snowshoeing5

After the storm had passed, and I had dug myself out of the driveway, I went snowshoeing for the first time, down at Jordan Pond, my favorite skating spot that was now covered in snow.

snowshoeing6

This place is a winter wonderland, and now that I am no longer scared of winter, and know what it is, and how long it lasts and how different it makes you feel, so reflective, I love to go outside and explore how it changes from day to day. Each day is distinct: as if the environment switches, late at night, when we are asleep, like the screens in that story The Veldt. Each morning when I wake up I see differences in the snow, in the ice, in the light; I hear different bird calls and the shadows on the rocks have changed. The idea of Earth as Dynamic is nowhere more true than here: where you can watch the landscape change almost before your eyes.

snowshoeing8

Here I am, just past the point of no return for winter, when the first hints of spring are peeping in the tips of oak trees in the forests….when the birds are singing more than they have for three months. In other places, plants are bursting forth, but for us, we have a while yet to wait.

snowshoeing2

snowshoeing9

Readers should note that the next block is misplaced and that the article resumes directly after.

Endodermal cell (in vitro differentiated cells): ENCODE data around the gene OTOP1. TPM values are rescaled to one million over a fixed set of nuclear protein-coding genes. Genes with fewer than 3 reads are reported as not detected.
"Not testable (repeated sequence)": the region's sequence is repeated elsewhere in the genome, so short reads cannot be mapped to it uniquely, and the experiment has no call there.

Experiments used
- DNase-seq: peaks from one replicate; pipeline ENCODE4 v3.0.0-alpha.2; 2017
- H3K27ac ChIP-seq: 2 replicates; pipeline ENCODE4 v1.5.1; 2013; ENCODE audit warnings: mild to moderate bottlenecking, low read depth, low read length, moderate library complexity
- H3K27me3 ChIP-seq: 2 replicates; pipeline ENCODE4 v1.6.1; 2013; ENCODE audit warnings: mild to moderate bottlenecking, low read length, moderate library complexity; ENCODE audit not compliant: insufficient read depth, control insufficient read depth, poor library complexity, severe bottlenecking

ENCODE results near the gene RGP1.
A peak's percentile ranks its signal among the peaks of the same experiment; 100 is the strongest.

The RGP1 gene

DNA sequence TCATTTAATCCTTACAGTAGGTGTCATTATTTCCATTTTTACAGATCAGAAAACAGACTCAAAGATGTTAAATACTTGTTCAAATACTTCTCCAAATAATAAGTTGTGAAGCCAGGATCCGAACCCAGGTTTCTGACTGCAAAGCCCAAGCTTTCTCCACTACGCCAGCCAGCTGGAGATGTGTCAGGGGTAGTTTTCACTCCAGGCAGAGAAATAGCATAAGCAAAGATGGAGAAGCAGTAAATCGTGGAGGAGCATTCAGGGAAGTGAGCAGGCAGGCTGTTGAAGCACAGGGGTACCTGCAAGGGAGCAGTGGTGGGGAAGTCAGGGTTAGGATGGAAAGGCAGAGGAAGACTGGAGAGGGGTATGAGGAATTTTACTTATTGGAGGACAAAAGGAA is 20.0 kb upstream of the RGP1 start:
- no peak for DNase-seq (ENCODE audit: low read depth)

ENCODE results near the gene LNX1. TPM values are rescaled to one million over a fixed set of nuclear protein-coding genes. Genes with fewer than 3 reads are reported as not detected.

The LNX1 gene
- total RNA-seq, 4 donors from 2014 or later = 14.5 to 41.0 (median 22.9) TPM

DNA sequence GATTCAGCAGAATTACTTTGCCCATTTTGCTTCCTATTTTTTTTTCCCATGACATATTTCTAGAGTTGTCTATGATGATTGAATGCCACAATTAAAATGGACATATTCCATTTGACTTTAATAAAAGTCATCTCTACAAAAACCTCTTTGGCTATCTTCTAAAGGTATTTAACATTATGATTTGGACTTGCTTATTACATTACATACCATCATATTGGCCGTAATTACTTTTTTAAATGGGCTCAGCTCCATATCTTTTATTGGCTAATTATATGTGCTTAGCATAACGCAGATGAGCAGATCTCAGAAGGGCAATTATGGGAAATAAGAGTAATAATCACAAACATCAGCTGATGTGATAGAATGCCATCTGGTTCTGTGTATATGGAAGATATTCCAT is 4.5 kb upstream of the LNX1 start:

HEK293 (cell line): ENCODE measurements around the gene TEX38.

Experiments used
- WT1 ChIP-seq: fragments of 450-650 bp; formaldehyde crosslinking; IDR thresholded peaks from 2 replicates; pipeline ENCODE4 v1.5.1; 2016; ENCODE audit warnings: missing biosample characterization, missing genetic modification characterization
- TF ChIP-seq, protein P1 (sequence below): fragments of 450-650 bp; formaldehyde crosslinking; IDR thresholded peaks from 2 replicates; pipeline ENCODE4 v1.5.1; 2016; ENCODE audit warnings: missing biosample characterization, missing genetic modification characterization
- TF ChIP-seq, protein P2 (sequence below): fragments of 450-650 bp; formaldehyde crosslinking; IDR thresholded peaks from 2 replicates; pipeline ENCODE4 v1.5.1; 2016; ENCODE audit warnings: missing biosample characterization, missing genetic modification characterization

snowshoeing11

While snowshoeing, I paid attention to the snow, and noticed how much it looked like sandstone in the desert. The wind had licked layers of ice crystals and made beautiful dunes that reminded me of being at the beach in England, or in the desert of California.

snowshoeing13snowshoeing10snowshoeing7

After snowshoeing on top of the frozen lake, on top of the powdery snow, I took a moment to snowshoe into the woods at pond’s edge and look at the trees. So much like the setting of a fairy story, this wintertime; I am constantly on the lookout for wolves, or harpies, or secret, magic people dressed in capes, or….something. Mostly, though, I see no one at all.

snowshoeing16snowshoeing15snowshoeing17“The clearest way into the Universe is through a forest wilderness.”

John Muir

How to Not Get Lost

schooner headSchooner Head, Acadia National Park – February 1st